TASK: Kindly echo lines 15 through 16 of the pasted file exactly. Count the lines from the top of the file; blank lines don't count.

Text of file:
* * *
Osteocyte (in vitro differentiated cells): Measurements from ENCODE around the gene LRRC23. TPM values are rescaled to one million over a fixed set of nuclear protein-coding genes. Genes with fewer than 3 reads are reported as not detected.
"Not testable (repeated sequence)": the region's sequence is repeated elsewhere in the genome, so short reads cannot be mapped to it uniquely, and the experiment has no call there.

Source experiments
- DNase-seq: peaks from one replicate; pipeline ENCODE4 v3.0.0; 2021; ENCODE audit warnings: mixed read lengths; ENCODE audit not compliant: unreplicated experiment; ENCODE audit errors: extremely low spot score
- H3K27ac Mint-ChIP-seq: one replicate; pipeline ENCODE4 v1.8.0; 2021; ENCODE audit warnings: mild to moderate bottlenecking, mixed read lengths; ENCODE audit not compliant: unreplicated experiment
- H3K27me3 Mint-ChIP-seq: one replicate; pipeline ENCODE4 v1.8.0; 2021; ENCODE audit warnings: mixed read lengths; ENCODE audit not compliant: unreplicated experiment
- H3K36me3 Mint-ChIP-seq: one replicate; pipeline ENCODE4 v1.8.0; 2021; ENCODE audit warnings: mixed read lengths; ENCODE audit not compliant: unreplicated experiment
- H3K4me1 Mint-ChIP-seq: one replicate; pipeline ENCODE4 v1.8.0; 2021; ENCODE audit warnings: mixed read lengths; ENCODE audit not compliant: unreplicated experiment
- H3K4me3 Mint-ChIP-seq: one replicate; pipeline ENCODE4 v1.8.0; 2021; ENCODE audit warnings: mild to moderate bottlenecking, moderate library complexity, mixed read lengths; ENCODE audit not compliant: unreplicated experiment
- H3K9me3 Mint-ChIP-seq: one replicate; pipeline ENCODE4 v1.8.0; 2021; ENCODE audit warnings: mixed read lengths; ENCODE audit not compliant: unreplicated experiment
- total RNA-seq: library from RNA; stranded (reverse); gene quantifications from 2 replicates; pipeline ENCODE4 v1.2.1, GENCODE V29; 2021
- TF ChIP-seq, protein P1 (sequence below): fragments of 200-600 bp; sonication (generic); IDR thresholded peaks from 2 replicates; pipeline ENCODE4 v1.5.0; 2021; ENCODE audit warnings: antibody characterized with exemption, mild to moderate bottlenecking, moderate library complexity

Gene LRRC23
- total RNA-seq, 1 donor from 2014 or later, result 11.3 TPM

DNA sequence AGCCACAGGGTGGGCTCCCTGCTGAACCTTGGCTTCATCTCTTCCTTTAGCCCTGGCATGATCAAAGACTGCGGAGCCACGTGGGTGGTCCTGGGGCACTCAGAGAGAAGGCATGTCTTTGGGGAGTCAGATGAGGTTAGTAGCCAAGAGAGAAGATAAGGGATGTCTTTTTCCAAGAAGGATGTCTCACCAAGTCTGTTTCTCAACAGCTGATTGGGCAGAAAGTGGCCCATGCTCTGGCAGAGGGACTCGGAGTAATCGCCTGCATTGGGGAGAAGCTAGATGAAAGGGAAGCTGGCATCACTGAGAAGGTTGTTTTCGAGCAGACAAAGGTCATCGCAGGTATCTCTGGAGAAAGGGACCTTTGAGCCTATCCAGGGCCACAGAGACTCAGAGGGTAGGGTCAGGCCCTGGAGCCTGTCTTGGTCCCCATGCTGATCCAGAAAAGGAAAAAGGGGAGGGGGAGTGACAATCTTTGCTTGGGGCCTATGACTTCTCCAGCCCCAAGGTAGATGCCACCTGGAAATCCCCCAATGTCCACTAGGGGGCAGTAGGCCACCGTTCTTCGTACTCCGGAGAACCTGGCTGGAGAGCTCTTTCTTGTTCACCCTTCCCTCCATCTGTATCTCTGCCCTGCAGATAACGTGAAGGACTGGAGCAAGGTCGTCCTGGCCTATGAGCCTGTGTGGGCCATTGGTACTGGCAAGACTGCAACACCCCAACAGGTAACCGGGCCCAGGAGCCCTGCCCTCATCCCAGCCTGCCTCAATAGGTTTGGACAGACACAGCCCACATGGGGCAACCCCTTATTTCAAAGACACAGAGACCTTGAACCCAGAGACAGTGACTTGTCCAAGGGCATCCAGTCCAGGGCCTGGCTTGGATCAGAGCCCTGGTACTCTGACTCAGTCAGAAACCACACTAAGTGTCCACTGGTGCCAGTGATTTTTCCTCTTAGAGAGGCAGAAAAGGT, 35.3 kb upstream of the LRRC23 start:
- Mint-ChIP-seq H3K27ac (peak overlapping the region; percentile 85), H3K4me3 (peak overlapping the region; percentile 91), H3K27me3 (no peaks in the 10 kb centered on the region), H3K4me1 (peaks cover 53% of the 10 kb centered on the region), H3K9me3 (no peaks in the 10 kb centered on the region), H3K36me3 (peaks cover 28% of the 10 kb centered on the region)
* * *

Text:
DNA sequence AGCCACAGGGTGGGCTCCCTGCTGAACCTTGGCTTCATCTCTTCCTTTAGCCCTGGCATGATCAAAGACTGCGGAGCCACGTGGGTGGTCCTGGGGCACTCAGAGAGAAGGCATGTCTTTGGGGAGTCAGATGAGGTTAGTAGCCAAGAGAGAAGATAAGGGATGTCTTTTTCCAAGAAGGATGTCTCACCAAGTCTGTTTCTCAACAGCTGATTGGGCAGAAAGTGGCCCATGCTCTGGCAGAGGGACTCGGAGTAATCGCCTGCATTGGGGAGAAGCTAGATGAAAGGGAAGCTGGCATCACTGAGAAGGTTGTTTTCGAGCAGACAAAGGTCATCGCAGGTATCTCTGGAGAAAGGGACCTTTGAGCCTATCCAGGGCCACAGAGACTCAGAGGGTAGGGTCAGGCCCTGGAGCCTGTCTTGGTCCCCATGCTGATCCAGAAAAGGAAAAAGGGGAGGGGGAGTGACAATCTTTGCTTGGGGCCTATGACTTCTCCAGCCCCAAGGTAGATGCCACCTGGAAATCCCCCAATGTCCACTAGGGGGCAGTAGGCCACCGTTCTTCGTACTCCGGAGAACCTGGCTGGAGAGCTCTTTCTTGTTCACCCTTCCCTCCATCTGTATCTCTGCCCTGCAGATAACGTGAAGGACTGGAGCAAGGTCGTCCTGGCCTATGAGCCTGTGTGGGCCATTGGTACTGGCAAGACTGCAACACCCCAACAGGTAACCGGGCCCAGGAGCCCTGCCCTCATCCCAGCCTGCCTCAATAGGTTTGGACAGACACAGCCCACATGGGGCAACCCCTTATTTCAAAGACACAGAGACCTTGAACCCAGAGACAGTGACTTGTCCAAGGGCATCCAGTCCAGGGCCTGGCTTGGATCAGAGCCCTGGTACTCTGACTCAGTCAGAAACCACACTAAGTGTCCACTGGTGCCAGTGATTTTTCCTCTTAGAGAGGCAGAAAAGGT, 35.3 kb upstream of the LRRC23 start:
- Mint-ChIP-seq H3K27ac (peak overlapping the region; percentile 85), H3K4me3 (peak overlapping the region; percentile 91), H3K27me3 (no peaks in the 10 kb centered on the region), H3K4me1 (peaks cover 53% of the 10 kb centered on the region), H3K9me3 (no peaks in the 10 kb centered on the region), H3K36me3 (peaks cover 28% of the 10 kb centered on the region)